Welcome to The Fix’s weekly news digest! Every week, we bring you important news stories from the world of media – and try to put them in a wider context.
One of the biggest media stories of the week has been the publication of Pandora Papers, a massive document leak that has exposed masked wealth and task avoidance among government officials and other powerful people in multiple world countries.
Although it’s mostly a political and social story, there’s an important media angle here as well, particularly one of international cooperation between dozens of outlets. The papers’ publication united over 140 media organisations across the world, with over 600 journalists involved, that have been working in concert under the general coordination of the International Consortium of Investigative Journalists (ICIJ).
As Sara Fischer writes for Axios, this “blockbuster investigation” “shows that when reporters agree to work together and not to out-scoop one another, the impact of their work can be explosive.”
This week saw two concerning attacks on journalists in the CEE region, in different contexts.
In Poland, police confiscated the computer equipment belonging to journalist Piotr Bakselerowicz as part of a criminal investigation into threats received by members of the parliament. Bakselerowicz works for Gazeta Wyborcza, a leading Polish outlet, and has been investigating the country’s government.
Gazeta Wyborcza leadership and independent observers criticised the actions as an attack on democracy and freedom of press. “Polish authorities should stop harassing journalist Piotr Bakselerowicz, return his equipment, and respect the confidentiality of his sources,” the Committee to Protect Journalists noted in a statement.
In Ukraine, investigative journalists reporting for the “Schemes” TV program were physically attacked while conducting an interview with Yevhen Metzger, a board chairman at state-run Ukreximbank. According to a report, “[Metzger’s] guards used force against the camera operator and took away equipment and video materials” after Metzger had taken issue with one of the journalists’ questions.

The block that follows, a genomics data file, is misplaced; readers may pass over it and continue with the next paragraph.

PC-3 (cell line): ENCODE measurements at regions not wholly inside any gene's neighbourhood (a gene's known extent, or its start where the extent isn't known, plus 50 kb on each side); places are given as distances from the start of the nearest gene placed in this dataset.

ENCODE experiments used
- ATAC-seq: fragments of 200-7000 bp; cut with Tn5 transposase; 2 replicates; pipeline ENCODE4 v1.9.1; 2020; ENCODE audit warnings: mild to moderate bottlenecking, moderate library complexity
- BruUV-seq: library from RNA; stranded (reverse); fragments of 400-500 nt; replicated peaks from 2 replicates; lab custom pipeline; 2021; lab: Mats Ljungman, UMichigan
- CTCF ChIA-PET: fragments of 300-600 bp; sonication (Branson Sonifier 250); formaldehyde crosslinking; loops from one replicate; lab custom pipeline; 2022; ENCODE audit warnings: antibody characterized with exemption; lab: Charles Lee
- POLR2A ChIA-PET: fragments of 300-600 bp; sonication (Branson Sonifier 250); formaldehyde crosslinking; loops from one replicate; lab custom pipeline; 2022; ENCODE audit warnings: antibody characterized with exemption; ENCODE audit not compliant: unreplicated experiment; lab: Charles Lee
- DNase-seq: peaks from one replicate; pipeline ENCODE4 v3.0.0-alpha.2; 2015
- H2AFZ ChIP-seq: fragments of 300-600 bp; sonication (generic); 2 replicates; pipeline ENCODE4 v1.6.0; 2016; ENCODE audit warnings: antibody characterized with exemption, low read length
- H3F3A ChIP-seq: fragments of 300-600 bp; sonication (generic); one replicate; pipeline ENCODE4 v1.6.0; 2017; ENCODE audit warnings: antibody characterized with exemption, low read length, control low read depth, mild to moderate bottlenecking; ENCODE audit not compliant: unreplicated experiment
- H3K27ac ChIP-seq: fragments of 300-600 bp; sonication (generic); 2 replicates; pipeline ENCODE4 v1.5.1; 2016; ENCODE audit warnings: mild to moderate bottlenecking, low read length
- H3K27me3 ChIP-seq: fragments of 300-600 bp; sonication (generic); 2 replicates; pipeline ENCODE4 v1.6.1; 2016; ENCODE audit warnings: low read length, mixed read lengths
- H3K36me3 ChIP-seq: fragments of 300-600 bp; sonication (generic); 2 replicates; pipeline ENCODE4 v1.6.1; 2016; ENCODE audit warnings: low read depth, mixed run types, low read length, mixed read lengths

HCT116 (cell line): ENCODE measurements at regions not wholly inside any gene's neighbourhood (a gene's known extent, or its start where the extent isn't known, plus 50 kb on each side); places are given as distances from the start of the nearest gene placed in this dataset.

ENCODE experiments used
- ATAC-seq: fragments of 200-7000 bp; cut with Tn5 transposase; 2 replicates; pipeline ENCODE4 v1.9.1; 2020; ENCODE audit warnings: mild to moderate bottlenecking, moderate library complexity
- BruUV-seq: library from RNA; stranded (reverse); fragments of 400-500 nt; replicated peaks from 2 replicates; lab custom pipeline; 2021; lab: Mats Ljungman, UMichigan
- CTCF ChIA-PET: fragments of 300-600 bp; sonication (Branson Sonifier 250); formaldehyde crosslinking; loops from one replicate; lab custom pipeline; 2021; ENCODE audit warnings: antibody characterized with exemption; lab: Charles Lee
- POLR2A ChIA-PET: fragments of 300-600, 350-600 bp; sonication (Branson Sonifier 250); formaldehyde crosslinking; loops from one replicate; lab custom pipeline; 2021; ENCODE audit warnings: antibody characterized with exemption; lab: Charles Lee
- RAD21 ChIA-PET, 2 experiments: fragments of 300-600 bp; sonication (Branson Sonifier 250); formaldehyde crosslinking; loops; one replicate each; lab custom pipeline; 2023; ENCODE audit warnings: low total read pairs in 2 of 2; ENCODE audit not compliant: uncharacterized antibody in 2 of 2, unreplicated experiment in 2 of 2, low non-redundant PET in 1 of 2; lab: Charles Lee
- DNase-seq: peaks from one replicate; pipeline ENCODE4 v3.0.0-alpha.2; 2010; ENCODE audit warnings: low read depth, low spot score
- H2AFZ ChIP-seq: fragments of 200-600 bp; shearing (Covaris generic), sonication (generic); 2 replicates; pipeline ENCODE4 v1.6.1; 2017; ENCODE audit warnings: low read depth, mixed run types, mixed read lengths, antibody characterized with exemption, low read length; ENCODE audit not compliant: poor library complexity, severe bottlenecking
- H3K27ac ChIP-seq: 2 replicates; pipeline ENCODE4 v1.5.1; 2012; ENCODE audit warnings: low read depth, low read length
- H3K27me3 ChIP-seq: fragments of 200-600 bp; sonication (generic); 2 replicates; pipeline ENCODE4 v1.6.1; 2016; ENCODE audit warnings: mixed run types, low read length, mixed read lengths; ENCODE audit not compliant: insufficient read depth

After a video of the assault was released, despite the guard trying to delete it, Metzger apologized and was suspended from his post. His actions have been widely condemned, and the prosecutor’s office has opened a criminal investigation into the attack.
According to a new report, four BBC journalists have been disciplined for violating social media guidelines over the past year, since the rules were implemented by new Director-General Tim Davie in 2020.
According to the Press Gazette, the BBC hasn’t provided details into who was disciplined and for which specific violations. Among other requirements, the rules put in place a year ago ban “virtue signalling” and criticising colleagues. They also place strict impartiality requirements on senior leaders, news reporters and staff of “factual journalism” divisions.
In May, Twitter announced the purchase of Scroll, a subscription-based service that aggregates content from news sites and removes ads. This week, the company officially announced Scroll would shut down as a standalone product within a month. Instead, it will become part of Twitter Blue, the company’s new subscription service.
As The Verge notes, “here’s not a lot of details in Scroll and Twitter’s announcement of what the changeover will look like, practically speaking.” Although this move wasn’t unexpected, it emphasises Twitter’s efforts to develop its subscription products, including with involvement of journalists and content creators.
More from The Fix: Twitter is betting on a “cleaner” Internet